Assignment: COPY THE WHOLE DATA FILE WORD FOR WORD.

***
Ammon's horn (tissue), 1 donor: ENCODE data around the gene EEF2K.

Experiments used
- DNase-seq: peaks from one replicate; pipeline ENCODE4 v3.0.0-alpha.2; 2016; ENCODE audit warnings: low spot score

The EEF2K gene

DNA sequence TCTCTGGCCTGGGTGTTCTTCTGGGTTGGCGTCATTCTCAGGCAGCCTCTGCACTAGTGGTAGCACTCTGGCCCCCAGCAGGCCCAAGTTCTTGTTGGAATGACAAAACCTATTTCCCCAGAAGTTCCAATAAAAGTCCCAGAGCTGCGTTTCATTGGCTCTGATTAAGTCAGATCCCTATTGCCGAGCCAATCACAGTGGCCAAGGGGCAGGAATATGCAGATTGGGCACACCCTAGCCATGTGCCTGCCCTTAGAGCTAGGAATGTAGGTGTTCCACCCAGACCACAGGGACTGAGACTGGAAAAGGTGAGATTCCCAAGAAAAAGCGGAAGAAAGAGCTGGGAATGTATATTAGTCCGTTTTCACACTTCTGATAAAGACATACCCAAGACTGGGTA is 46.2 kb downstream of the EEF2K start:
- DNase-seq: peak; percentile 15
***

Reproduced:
Ammon's horn (tissue), 1 donor: ENCODE data around the gene EEF2K.

Experiments used
- DNase-seq: peaks from one replicate; pipeline ENCODE4 v3.0.0-alpha.2; 2016; ENCODE audit warnings: low spot score

The EEF2K gene

DNA sequence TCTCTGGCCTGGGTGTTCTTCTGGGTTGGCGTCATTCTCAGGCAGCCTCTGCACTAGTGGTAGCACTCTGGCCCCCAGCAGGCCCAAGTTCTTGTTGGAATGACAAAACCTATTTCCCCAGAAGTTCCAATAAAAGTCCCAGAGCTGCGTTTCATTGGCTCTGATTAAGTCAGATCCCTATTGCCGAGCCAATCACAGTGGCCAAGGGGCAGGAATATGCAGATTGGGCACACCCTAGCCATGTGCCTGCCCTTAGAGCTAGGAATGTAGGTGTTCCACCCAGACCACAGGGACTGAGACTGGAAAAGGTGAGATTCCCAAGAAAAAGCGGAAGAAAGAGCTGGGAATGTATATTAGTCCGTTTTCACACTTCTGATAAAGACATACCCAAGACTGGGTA is 46.2 kb downstream of the EEF2K start:
- DNase-seq: peak; percentile 15